You will see several Presidential portraits by Nelson Shanks in the National Gallery of Art in DC, including The Four Justices.

Please click here for a larger view and purchase/contact information.

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6 x 10"
oil on panel


This new painting will be included in my upcoming solo show The Ladies.  How could I not consider one of Amedeo Modigliani's paintings for this theme - an artist who painted and sculpted, almost exclusively, the female figure in portraits and nudes.  Featured here is Reclining Nude, 1917, which hangs in the Museum of Modern Art in New York City.

Amedeo was one of those tortured artists, tragically dying at the young age of 35 from tubercular meningitis.  Yes, his life was short but impressive, as he created sculptures, drawings and paintings that are easily recognized as his work - elongated faces and bodies, blank eyes - a style that modernized the human figure.  His nudes were hugely controversial and in his first and only solo exhibition, there was such a crowd around the gallery that a policeman took notice and promptly ordered them taken down in the first two hours of the opening. Of course, that news led to good publicity for the gallery and added to Modigliani's reputation and success.

Modigliani was fluent in reciting poetry and painted many well-known writers and poets.  He loved to draw, obsessively sketching everywhere he went - key to future paintings and a means for a meal or a few bucks.  He wore the poverty-stricken, bohemian artist to a tee.  He discovered drugs and believed the only path to creativity was through defiance of social norms and leading a chaotic life.  Despite all that, he was amazingly prolific, sometimes drawing over 100 sketches in a day.  At one point, he completely put painting aside and spent the next 5 years devoted to sculptures.  My mother, who was a painter herself, experimented with wood carvings that were totally inspired by Modigliani's work.  So, essentially, I grew up with many a magazine clipping or postcard or book of the artist's works all around me.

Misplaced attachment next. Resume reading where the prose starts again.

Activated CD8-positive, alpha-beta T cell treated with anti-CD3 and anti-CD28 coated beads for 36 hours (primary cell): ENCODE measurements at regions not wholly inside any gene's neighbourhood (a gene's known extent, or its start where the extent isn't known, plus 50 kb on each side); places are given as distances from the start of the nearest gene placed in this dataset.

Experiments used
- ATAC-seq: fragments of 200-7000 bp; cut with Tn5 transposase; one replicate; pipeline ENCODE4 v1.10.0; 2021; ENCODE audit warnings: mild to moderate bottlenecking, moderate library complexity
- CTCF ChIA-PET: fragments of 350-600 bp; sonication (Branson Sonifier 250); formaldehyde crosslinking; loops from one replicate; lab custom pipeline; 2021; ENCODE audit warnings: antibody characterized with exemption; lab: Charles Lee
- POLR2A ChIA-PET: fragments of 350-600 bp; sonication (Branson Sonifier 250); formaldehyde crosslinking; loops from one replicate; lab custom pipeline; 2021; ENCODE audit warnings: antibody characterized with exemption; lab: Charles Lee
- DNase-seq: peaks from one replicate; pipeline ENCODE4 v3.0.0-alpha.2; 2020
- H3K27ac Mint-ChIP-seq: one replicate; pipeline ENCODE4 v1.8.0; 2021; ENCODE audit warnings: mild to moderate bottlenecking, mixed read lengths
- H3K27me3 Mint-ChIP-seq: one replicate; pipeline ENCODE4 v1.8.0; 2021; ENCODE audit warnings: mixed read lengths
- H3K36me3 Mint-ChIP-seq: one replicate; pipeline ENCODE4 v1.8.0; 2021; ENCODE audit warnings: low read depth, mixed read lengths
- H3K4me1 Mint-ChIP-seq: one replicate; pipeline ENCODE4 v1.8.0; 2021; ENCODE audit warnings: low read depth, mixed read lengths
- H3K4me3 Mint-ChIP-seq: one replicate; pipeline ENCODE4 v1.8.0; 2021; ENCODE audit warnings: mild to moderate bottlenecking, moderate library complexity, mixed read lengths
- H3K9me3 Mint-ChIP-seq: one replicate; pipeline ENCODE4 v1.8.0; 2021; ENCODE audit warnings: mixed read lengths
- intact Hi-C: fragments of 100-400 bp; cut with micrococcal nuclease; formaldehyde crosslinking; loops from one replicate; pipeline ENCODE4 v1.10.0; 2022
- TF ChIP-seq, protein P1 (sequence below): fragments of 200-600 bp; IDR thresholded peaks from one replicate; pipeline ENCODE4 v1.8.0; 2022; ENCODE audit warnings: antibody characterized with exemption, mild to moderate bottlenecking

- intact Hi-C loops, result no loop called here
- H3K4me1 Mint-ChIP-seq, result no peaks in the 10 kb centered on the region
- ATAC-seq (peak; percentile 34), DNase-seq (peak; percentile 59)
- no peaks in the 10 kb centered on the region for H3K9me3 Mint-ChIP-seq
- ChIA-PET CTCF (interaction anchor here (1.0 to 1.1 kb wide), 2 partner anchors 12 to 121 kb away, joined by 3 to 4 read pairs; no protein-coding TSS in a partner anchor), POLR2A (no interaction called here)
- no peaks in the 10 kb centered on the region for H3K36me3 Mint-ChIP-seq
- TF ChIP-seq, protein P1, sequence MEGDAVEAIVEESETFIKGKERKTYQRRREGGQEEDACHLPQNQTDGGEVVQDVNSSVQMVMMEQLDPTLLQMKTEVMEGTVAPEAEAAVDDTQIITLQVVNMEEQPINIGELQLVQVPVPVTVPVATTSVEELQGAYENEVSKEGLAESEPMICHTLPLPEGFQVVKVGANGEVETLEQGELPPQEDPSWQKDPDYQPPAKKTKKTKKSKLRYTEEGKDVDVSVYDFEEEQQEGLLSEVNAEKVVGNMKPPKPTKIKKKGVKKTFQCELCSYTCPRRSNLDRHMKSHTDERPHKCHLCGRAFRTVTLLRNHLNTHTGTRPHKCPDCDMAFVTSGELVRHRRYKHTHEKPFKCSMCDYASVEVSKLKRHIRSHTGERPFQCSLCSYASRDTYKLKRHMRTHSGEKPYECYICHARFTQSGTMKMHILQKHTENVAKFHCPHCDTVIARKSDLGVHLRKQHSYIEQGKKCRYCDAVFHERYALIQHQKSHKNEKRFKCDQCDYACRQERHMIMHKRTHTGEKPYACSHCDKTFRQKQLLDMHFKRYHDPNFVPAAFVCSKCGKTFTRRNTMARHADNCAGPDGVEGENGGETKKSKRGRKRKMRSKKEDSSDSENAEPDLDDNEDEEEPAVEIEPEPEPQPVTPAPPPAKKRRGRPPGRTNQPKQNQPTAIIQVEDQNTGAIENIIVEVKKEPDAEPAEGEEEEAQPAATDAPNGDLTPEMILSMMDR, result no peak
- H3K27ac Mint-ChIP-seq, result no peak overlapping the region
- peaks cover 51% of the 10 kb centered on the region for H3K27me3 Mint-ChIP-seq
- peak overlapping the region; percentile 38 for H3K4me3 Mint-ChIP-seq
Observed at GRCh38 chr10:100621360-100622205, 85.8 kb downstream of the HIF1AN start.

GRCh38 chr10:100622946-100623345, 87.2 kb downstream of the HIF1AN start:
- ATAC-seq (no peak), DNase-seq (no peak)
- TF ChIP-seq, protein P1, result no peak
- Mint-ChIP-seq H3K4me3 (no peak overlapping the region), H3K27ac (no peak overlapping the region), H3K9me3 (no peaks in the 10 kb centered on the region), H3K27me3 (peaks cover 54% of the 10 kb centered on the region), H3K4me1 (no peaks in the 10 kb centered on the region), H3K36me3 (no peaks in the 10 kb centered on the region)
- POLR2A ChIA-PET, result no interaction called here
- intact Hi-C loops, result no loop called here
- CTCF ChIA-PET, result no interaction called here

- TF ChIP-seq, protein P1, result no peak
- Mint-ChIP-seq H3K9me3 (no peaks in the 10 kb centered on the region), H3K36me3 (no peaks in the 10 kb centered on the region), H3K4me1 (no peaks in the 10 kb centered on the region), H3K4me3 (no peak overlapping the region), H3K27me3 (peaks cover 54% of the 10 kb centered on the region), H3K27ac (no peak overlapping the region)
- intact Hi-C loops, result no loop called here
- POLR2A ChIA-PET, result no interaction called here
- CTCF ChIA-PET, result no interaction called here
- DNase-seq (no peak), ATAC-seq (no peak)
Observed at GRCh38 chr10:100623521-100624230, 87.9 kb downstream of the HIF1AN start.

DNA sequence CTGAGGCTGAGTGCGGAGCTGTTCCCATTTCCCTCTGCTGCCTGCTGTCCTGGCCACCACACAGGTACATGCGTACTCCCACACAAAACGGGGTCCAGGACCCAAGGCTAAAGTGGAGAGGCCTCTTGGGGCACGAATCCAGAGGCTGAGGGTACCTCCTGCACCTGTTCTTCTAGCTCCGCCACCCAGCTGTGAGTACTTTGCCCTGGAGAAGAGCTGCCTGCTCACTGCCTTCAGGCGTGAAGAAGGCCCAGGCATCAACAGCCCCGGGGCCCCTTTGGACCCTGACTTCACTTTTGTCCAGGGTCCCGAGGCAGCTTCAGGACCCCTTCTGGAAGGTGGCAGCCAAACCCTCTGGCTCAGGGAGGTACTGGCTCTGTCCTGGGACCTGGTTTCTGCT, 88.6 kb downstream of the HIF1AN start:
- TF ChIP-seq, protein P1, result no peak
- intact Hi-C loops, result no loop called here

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12 x 12"
oil on panel


Another painting for my upcoming solo show The Ladies - featuring the very famous Les Demoiselles d'Avignon by Pablo Picasso.

The painting's original title was Le Bordel d'Avignon or The Brothel of Avignon, depicting five nude prostitutes from a brothel on Avignon Street in Barcelona, Spain, a city where Picasso spent part of his time. The title was changed during an exhibition in 1916, when an art critic referred to its present title in order to hide the shocking subject matter from the public - despite objections from the artist.

Picasso completed the painting ten years prior to the exhibition, inviting fellow artists over to his studio to view it.  There were mixed reactions, notably Matisse hated it, saying it mocked the modern art movement.  Important to mention that a rivalry between Picasso and Matisse had been building for quite some time, so maybe a tinge of jealousy was involved.

Why Les Demoiselles d'Avignon is so significant in 20th Century art is that Picasso painted it on the heels of his African Period and on the cusp of Cubism.  You can see the influence of African masks and abstraction in shapes.  The painting was eventually sold eight years after the exhibition to a private collector who promised Picasso he would donate it to the Louvre when he died - although his will said otherwise.  The Museum of Modern Art in New York City bought the painting in 1937 from the collector's estate for - wait for it - $24,000.

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8 x 10"
oil on panel


For my upcoming solo show The Ladies, I had to include one of my favorite artists, Edward Hopper.  A theme that Hopper painted, anonymous hotel/motel rooms is a subject that has lingered in my head for years.  He had the advantage, in his day, of what we call retro now - stark, mod motel rooms unlike the comfy, dark and plush ones which don't really make for an interesting painting.